Millennials aren’t more liberal on gun control than their parents or grandparents, according to recent polls. To the contrary, there’s some evidence that gun control is supported less by people 30 and younger now than previous generations.

Gallup has been surveying adults under 30 for the past three years, and on average, they were just 1 percentage point more likely to support gun restrictions than the national average of 57 percent.

“Young people statistically aren’t that much different than anybody else,” Gallup Editor-in-Chief Frank Newport told NPR.

With millennials being more liberal on same-sex marriage and marijuana legalization, some might assume they would also be more liberal on gun control, but that was not the case. “Sometimes, people surprise us, and this is one of those instances that we don’t know why,” Newport said.

A separate Pew Research Center poll found differences between millennials and the generations before them on two gun control proposals, outlawing “assault-style” weapons and banning magazines that hold more than 10 rounds. Both Republican and Democratic millennials are more conservative on these proposals and less likely to favor them than Generation Xers, baby boomers, and even members of the so-called “silent generation,” those born between the mid-1920s and mid-1940s.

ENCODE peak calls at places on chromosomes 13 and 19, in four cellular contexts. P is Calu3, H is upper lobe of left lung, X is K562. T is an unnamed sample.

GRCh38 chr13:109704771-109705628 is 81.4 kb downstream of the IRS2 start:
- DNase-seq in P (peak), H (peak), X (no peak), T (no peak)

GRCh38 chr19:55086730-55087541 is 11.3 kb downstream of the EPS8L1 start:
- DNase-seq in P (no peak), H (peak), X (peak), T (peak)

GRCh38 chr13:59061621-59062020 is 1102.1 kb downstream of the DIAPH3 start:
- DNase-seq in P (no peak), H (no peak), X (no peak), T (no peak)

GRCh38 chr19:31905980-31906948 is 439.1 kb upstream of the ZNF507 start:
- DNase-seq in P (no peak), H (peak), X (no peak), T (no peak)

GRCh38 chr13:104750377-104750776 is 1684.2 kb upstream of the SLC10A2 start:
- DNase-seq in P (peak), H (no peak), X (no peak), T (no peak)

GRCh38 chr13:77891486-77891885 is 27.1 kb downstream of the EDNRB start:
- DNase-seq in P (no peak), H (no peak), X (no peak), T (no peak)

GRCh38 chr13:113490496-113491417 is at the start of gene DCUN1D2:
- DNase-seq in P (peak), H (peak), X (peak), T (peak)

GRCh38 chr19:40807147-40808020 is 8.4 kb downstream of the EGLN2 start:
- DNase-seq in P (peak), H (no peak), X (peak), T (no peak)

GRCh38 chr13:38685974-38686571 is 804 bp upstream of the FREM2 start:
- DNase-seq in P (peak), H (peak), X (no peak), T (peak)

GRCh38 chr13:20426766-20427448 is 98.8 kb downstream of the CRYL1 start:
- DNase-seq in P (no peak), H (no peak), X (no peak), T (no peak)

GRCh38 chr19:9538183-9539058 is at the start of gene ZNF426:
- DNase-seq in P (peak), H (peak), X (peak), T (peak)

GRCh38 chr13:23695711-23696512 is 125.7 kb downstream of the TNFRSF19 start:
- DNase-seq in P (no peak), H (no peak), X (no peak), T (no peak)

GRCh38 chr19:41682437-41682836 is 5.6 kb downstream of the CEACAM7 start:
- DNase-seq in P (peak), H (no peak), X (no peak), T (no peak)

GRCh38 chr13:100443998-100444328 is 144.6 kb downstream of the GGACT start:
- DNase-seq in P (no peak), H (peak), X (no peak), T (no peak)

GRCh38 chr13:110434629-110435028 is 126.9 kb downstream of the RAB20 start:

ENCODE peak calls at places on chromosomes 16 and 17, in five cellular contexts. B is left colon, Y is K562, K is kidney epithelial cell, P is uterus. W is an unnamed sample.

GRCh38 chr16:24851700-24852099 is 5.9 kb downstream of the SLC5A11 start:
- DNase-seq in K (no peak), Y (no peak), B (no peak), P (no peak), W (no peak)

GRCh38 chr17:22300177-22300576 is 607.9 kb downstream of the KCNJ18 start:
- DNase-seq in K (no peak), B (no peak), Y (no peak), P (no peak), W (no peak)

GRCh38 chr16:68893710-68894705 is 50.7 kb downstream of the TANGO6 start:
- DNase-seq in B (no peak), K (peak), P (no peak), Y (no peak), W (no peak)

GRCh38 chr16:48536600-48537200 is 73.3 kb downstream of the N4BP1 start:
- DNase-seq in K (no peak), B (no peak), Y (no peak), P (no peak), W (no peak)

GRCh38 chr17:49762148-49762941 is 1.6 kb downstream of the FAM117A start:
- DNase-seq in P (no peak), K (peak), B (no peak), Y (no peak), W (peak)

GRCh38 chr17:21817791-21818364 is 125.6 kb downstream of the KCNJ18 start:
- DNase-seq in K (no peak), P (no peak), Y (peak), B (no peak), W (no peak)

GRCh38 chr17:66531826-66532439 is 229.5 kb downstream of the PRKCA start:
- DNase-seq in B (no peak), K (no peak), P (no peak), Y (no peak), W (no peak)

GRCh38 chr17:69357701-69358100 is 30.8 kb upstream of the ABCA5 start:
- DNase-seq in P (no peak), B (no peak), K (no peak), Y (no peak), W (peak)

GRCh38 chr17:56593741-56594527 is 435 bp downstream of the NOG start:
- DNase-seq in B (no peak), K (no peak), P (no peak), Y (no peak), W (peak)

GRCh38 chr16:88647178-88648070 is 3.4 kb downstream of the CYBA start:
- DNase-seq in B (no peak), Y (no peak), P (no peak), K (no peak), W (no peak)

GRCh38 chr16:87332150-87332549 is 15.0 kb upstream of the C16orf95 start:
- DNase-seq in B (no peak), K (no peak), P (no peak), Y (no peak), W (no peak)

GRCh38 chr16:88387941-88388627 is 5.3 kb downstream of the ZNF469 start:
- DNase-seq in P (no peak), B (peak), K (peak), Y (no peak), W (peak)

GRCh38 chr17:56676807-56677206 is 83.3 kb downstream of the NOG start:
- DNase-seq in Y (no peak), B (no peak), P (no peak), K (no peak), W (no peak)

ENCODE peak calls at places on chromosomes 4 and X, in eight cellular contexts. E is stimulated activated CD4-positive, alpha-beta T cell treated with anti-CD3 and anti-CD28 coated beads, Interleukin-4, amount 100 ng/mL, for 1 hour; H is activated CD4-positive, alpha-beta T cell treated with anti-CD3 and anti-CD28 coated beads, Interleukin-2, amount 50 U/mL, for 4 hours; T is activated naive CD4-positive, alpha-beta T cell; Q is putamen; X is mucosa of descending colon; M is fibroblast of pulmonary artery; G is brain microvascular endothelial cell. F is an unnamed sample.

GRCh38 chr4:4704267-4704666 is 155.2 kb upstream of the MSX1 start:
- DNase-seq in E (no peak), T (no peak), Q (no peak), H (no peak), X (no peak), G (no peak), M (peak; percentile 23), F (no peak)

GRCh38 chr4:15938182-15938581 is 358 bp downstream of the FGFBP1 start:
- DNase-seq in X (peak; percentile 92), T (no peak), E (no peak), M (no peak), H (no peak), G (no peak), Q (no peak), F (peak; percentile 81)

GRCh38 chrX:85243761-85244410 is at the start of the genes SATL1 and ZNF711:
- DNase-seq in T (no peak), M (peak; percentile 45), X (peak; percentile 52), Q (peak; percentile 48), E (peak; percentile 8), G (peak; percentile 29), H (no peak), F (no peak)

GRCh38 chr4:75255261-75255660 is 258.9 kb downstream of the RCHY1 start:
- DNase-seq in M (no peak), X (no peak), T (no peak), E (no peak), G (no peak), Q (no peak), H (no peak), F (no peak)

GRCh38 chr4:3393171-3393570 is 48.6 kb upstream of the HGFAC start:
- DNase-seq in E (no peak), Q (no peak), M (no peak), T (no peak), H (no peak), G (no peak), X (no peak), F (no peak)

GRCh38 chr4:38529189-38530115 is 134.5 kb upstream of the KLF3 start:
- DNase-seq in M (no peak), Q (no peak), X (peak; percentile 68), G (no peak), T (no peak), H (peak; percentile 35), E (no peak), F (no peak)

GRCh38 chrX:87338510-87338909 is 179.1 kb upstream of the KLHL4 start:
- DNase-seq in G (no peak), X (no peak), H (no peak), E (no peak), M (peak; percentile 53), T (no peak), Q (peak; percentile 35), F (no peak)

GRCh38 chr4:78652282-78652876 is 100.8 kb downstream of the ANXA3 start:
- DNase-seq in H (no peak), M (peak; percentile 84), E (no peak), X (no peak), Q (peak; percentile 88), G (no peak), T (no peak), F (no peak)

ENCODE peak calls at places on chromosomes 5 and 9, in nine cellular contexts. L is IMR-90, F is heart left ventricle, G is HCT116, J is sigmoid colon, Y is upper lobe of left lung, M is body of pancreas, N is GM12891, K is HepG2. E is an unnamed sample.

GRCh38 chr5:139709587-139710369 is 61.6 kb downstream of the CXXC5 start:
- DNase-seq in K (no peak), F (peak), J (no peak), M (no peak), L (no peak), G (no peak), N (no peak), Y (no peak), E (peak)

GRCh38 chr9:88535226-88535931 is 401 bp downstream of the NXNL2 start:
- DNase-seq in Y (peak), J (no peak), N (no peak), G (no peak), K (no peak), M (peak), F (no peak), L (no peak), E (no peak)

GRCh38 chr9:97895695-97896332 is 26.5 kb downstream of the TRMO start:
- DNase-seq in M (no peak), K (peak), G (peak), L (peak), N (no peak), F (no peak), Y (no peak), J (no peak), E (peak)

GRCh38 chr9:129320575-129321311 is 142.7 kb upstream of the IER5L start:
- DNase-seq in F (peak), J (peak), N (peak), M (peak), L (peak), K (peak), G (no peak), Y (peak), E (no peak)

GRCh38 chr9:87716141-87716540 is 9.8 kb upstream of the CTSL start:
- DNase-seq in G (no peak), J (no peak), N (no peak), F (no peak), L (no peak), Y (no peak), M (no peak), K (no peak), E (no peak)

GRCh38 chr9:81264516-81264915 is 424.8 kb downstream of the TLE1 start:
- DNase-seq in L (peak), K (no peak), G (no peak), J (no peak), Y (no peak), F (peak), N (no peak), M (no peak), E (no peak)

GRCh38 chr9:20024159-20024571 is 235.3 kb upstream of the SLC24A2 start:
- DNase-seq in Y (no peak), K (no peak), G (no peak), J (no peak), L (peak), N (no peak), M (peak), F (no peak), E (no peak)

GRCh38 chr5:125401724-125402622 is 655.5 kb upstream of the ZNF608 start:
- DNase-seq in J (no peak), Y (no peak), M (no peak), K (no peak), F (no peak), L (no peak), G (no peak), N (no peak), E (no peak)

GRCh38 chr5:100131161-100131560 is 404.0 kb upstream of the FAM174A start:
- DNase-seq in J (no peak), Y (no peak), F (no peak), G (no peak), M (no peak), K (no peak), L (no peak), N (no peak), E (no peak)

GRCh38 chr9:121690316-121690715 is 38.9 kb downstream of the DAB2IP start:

Additionally, support for gun control has gone down among younger people. According to the University of California at Los Angeles’ annual CIRP survey, support for gun control has declined by about 10 percentage points for respondents born in 2000, compared with respondents born in the early 1980s.

Gallup also found that 66 percent of 18-to-29-year-olds said they think that concealed carry guns would make the U.S. safer, 10 percentage points higher than the national average of 56 percent.

Millennials are less likely to own guns than other generations, but they’re much more likely to listen to pro-Second Amendment podcasts, Kim Parker, director of social trends research at the Pew Research Center, told NBC News.

She added: “Older people are saying they want guns for protection, but 18-to-29-year-olds are saying they’re more into going shooting at a gun range.”